When I was growing up in the 1970s, there was always Ski Queen gjetost [YAY-toast] on the table at my grandmother’s house in Brooklyn. She was from Norway, where this sweet, firm brown goat cheese is made by adding cream to a boiling kettle of goat’s milk whey and cooking it for hours and hours. When it has cooled, it’s formed into cubes that look like old-fashioned laundry soap or peanut butter fudge.
Gjet in Norwegian means goat; ost means cheese. Most gjetost tastes a lot like caramel, from the milk sugars. To slice it you need a cheese plane, another Norwegian invention. A slice of gjetost, planed, is thin and elastic. It stretches and wrinkles and has a tendency to curl. There is nothing else like it at the grocery store. When checkout clerks see the package, they often wonder aloud what it is. Lots of people buy Jarlsberg (the other Norwegian cheese), but hardly anyone takes a chance on gjetost.
Ski Queen is the most widely available gjetost in the world, even if it sounds like the title of an ABBA song. It’s made by TINE, the Norwegian dairy cooperative. In Norway a tine is a traditional wooden box used for storing cheese or butter. An oblong with a carved prow at each end, it looks a little like a Viking ship. When there is gjetost in my refrigerator, I feel Norwegian.
Because the Ski Queen box was red and we visited my grandmother on Christmas, I associated gjetost with the holidays; until I was grown up and doing my own grocery shopping, I did not realize this Norwegian invention was available year-round. My grandmother Åsta hated gjetost. It was not, as I first assumed, because she’d eaten so much of it as a child. Rather, when the family went back to Norway after a polio scare in America, Åsta and her sister Signe lived with another family, where they were not treated kindly. The foster family ate gjetost, but my grandmother got none because she refused to speak Norwegian. Åsta’s refusal was not simply a child’s acting out. It was a protest to get herself and her sister back home to America. And it worked.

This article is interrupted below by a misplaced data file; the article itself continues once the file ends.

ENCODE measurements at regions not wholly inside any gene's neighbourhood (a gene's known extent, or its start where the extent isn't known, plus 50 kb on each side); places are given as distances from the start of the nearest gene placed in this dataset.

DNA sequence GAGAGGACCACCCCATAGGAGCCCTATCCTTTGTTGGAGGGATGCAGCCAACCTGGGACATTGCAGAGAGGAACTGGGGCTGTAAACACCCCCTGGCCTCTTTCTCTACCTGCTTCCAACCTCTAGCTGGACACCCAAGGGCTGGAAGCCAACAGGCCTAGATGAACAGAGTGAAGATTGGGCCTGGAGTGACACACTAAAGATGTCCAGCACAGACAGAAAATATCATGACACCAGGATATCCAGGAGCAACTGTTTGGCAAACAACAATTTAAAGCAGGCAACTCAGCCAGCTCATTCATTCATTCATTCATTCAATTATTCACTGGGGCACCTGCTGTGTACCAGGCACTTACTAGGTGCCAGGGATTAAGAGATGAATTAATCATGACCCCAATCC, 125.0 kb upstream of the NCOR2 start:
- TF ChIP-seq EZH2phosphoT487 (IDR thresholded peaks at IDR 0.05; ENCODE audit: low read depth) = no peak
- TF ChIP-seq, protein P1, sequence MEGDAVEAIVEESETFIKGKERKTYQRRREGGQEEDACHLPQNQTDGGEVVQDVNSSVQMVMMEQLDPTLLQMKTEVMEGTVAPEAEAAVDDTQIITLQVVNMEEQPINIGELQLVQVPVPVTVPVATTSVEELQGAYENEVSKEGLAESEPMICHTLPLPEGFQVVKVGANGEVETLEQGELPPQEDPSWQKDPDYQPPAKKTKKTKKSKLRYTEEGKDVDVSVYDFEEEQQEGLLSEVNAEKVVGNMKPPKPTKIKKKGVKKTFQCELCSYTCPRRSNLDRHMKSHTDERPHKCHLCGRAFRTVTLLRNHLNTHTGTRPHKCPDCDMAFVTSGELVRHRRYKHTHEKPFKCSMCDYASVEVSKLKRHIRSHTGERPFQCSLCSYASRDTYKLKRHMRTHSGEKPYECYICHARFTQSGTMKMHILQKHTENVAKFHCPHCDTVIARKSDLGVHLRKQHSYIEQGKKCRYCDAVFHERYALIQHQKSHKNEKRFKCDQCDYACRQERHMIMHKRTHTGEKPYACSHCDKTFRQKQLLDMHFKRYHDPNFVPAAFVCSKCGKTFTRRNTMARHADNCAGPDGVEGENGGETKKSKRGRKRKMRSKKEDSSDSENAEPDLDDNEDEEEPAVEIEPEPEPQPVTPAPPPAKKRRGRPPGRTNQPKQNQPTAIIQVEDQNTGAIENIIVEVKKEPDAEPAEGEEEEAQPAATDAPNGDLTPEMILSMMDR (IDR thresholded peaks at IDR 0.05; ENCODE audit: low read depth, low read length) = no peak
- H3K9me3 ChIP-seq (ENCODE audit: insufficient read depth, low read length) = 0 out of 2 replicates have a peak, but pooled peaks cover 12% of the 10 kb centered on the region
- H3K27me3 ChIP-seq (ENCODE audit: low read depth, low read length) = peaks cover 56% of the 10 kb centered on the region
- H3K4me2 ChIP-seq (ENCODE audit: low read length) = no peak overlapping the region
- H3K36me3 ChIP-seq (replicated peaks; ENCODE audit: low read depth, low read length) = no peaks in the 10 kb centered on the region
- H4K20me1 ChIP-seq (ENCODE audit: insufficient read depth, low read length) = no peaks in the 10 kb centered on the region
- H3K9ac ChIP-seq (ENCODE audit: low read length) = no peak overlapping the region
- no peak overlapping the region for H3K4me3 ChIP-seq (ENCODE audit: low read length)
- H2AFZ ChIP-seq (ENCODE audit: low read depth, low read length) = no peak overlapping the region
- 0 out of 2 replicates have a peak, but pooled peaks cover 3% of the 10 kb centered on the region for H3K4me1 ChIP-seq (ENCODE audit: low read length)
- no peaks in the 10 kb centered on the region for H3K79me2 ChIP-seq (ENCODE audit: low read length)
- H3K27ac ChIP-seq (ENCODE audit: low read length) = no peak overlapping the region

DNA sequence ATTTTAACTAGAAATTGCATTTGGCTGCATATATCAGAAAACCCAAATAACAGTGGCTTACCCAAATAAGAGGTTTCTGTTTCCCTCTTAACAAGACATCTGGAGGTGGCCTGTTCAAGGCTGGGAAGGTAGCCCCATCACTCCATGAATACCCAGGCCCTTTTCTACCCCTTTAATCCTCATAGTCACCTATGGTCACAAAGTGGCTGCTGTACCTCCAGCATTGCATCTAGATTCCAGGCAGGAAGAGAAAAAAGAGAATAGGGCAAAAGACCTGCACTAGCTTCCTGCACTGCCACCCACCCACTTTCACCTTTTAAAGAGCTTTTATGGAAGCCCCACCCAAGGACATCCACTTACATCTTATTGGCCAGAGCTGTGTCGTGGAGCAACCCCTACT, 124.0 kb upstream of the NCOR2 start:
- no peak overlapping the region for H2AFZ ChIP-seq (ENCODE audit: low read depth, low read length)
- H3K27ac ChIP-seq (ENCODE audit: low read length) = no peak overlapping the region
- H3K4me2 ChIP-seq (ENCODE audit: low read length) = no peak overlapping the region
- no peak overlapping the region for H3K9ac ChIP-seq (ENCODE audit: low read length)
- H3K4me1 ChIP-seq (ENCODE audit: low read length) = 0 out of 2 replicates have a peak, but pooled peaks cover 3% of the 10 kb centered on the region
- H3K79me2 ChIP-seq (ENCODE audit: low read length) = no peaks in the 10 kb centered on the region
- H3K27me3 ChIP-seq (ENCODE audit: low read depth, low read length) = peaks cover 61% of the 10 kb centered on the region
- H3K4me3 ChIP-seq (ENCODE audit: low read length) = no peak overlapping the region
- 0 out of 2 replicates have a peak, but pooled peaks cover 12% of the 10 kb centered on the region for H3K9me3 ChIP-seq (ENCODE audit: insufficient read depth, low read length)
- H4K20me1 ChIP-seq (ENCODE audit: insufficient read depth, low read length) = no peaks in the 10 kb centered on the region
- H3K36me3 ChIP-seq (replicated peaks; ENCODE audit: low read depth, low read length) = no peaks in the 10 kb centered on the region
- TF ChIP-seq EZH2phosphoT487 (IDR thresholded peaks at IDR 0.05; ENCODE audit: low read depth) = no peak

In 1924 the Olsen family immigrated for the second time. Åsta grew up to be Esther, and gjetost became the Norwegian food of my childhood. I can picture my grandmother and the gjetost at her table in the narrow three-story house on 56th Street; she is wearing a bib apron and tapping cigarette ash into a saucer, still saying no.
Illustration by Richard Mia